Up Tight and Extended

Tonight, I get out a new toy I’ve been dying to play with.  Extension tubes.  For my non-photographer readers, these make it possible to focus with the lens much closer to the subject, resulting in really up-close photos.

As I start to set up to see what kind of macro shots I can get with a 36mm extension tube on my 100mm macro lens, my favorite model strikes a pose on the couch, cuddling Mr. Beaver.  I decide to see if I can grab a couple shots of Tisen before I switch lenses.

Of course, when I position a light and line up the camera, he jumps up and joins me on my side of the camera.  I coax him back to the couch by sitting down.  However, I cleverly brought the remote with me (mainly because I’d forgotten it was in my pocket) and confuse the heck out of Tisen (and probably Mr. Beaver, too) when the camera clicks but I haven’t moved.

Surprisingly, a bunch of things align that don’t usually work out–the camera is focused on the correct part of the couch, the depth of field is decent, and I am cut out of the frame.  All the things I look for in a picture of my dog.  🙂

Of course, I don’t know if the pictures are in focus or if Tisen is even in the frame because I’m sitting on the couch.  So, I sneak away to see if I can get Tisen to stay on the couch while I check the settings.  Mr. Beaver doesn’t seem to notice I’ve gotten up, but Tisen watches intently to make sure I’m not going far without him.

Eventually, my husband complains I’m blinding him with the light and I return to setting up for macro shooting.  About the time I get the extension tube on, the lens attached, the tripod readjusted to floor height, and the light angled to light the area of the floor under the lens, I realize I don’t have a subject.

I look around the room in desperation.  I remember some really cool shots I saw at a macro workshop I went to last month.  The instructor had set up a clear glass pan suspended above colored wrapping paper and mixed oil and water in the pan.

Since I can’t find a glass dish, don’t have anything to suspend a dish, and don’t have any wrapping paper, I opt for a small, fake crystal dish with a tiny bit of water and a drop of sesame oil set on top of an area rug.

I learn several things from this experiment.  First, in spite of having vacuumed only an hour earlier, there is a lot of dog hair in the rug!  Second, the shots with the oil layer in focus are the least interesting.  In spite of the dog hair, I like being able to see all the way through the glass.  Perhaps I should have tried on a different background.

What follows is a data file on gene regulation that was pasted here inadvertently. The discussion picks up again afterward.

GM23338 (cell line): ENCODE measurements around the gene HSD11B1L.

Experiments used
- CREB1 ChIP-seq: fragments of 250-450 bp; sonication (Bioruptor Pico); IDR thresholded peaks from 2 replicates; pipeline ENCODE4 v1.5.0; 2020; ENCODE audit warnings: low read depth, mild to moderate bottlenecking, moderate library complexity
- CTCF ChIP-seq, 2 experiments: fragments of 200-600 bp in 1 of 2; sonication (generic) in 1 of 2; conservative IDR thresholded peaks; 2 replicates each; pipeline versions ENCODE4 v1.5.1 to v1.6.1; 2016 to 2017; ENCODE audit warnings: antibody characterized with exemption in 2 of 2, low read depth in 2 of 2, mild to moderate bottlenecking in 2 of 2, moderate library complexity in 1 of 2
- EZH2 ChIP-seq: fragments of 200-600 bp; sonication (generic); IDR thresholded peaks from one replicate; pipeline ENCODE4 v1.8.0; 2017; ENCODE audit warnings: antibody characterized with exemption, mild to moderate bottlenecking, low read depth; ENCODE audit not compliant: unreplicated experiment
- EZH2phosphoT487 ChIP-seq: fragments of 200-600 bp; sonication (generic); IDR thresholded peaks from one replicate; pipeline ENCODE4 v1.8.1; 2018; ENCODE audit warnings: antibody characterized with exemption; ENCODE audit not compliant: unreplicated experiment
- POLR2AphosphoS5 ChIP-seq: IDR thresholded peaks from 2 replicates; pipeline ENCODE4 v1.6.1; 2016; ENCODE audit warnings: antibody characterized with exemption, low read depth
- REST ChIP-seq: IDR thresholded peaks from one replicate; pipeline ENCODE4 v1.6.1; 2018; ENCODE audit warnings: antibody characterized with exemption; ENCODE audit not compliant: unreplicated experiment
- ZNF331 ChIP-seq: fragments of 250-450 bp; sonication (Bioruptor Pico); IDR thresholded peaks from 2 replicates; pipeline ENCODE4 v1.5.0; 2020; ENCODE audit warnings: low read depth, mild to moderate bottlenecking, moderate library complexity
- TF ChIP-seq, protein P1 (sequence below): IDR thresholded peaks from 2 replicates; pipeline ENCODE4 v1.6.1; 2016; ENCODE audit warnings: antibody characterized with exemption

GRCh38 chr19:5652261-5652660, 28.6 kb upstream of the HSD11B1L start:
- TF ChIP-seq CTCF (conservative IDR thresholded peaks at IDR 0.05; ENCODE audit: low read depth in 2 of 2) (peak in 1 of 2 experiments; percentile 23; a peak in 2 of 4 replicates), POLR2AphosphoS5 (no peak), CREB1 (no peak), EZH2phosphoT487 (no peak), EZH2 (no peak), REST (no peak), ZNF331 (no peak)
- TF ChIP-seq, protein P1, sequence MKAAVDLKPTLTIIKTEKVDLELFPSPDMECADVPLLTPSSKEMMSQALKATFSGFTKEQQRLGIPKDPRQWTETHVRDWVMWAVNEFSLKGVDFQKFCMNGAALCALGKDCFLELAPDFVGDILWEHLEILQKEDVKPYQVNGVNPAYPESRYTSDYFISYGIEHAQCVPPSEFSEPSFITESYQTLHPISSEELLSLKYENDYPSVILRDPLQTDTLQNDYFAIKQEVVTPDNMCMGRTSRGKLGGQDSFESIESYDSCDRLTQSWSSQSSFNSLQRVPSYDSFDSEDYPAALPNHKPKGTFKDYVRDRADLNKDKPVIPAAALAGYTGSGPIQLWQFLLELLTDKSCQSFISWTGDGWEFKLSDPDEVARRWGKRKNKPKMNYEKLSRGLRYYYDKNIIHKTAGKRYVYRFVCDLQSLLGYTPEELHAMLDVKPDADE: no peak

14 responses to “Up Tight and Extended

  1. nice shots. And that’s quite a rig you have there for photography. I’m looking for a new tripod, what brand do you have?

    • Thanks! After putting off upgrading my tripod for 5 years and then finally deciding it was time, it took me another 3 months to decide to spend the money on a Really Right Stuff tripod. I’m a little embarrassed to have a tripod that’s so much above my skill. But, I’ve used it more in 5 months than I used my old one in 5 years, so I think I’ll get my money’s worth.

      • I’ve found that you can spend money on cheaper stuff, or you can spend it on really good stuff that will last you longer and give you better images. To me, it depends on what you are trying to do: take snapshots or make really good images.

      • I’ve come to the conclusion that a) 9 times out of 10, you get what you pay for, b) I don’t want to spend the time and energy it takes to pick out something more often than absolutely necessary, c) I don’t want to add to land fills by going through cheap crap, and d) I tend to calculate my personal ROI on cost per use. Just the usability of this tripod vs my old one alone increases the odds I’ll get a better picture because I actually use it. Plus, my old tripod couldn’t support my 100-400mm lens. It was kind of sad to get the tripod set, let go, and watch it sink into a completely different position. 🙂

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